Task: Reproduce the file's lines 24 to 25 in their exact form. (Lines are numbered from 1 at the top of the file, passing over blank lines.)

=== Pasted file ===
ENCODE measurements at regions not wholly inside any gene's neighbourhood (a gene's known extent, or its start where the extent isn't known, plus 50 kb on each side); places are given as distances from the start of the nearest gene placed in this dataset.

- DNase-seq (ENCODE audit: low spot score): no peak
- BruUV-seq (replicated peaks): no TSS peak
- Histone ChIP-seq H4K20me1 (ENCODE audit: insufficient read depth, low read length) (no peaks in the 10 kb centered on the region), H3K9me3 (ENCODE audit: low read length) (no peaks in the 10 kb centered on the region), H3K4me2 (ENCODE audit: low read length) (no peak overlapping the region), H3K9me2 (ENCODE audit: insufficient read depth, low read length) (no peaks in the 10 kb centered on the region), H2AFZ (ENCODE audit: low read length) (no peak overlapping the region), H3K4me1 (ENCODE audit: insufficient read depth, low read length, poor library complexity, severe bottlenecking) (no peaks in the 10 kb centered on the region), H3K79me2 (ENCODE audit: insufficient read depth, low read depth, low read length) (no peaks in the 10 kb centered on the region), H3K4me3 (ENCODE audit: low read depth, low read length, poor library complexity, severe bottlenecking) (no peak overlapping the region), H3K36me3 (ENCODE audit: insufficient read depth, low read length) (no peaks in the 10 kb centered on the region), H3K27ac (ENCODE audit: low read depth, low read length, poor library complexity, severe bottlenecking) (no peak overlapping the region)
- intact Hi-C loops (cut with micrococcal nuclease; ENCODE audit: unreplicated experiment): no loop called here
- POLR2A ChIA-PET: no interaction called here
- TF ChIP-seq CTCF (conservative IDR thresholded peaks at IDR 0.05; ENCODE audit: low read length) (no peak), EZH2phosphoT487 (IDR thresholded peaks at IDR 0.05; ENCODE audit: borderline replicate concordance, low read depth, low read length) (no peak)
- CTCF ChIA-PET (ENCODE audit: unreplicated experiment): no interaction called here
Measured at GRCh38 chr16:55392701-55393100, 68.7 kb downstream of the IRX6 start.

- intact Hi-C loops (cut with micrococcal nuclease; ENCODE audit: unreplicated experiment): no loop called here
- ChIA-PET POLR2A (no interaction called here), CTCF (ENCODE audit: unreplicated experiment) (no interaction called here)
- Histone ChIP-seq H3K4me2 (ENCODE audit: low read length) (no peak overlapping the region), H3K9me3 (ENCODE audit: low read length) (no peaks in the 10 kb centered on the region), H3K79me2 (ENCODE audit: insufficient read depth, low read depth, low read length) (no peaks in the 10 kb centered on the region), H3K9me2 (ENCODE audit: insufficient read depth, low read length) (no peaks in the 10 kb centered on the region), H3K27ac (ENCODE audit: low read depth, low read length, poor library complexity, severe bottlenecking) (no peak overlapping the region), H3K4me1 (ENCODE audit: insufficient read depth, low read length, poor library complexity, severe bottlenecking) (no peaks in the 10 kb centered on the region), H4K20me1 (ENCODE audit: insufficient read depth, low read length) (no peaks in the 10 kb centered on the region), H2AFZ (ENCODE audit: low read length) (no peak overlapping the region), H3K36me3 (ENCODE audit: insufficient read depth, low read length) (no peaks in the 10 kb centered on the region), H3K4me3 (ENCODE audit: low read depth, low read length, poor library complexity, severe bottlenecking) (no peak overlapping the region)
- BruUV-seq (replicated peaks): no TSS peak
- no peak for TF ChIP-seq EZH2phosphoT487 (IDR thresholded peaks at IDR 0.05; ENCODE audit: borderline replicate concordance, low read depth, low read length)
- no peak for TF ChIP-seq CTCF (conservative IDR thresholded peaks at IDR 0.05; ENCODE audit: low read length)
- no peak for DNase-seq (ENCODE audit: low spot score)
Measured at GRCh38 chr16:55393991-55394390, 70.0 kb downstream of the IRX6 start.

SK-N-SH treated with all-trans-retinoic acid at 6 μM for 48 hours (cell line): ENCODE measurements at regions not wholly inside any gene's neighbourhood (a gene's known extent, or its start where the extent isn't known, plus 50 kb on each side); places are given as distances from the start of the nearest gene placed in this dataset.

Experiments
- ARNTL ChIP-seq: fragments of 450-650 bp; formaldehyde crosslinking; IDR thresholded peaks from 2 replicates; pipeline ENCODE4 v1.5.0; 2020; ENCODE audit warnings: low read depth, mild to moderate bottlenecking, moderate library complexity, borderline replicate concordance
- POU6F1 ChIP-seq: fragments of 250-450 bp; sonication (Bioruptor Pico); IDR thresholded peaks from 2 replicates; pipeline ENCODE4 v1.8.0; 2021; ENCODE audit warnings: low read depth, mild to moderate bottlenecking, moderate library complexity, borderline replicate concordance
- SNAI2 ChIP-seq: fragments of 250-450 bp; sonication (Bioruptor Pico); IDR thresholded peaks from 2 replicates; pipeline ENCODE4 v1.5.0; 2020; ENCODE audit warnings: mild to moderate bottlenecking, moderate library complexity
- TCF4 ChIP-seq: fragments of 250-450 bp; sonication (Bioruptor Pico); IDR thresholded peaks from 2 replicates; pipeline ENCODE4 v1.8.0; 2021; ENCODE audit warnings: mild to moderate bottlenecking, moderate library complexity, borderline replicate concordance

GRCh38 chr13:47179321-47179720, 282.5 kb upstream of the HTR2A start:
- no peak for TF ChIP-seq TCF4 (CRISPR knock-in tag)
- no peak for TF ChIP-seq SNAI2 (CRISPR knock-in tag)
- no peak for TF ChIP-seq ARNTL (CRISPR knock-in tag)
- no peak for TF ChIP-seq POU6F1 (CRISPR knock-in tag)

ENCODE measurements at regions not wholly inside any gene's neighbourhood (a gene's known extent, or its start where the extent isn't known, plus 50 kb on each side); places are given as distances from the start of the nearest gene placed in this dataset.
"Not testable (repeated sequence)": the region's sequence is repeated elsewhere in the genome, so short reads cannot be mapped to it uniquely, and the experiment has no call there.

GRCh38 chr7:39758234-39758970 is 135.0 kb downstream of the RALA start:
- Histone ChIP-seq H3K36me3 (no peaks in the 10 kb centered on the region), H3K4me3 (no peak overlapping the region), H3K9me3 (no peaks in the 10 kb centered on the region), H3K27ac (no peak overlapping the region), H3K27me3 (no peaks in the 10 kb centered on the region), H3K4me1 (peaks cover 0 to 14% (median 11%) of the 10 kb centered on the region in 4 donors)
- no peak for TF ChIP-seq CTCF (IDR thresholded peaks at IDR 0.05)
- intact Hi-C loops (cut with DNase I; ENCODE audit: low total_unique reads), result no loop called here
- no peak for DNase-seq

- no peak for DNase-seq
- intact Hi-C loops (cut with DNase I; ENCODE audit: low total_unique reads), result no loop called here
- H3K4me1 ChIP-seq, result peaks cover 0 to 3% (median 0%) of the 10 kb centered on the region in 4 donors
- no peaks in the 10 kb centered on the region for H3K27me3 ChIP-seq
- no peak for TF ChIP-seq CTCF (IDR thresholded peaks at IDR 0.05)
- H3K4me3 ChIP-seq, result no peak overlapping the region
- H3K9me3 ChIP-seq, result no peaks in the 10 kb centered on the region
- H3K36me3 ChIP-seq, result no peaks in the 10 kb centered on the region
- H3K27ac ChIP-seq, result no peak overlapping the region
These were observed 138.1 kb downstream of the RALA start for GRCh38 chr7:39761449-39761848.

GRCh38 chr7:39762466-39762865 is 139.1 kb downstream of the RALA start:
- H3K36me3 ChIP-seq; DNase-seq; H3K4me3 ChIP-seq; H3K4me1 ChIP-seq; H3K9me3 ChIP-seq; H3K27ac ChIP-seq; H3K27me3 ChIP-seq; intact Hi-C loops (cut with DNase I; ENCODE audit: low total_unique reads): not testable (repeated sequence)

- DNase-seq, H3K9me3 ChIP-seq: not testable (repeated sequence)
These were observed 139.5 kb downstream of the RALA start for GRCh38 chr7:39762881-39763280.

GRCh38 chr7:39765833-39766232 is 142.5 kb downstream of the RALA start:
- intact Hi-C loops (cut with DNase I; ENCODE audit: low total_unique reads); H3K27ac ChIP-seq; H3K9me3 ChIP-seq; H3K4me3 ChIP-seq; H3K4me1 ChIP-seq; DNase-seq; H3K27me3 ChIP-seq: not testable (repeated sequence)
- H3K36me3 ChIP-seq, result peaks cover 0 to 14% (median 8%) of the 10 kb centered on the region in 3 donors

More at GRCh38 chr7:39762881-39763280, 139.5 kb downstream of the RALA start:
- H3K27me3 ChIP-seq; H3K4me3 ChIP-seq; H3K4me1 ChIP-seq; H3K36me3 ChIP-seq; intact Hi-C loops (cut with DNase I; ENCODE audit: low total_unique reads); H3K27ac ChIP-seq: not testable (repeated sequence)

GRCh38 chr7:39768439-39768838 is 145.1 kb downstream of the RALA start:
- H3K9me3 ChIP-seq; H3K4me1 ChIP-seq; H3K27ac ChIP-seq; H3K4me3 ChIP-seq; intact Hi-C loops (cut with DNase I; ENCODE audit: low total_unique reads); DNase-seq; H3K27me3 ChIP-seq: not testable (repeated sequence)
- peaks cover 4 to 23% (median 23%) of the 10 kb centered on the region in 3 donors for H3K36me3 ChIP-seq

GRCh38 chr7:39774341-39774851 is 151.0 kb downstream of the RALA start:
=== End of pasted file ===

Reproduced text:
GRCh38 chr13:47179321-47179720, 282.5 kb upstream of the HTR2A start:
- no peak for TF ChIP-seq TCF4 (CRISPR knock-in tag)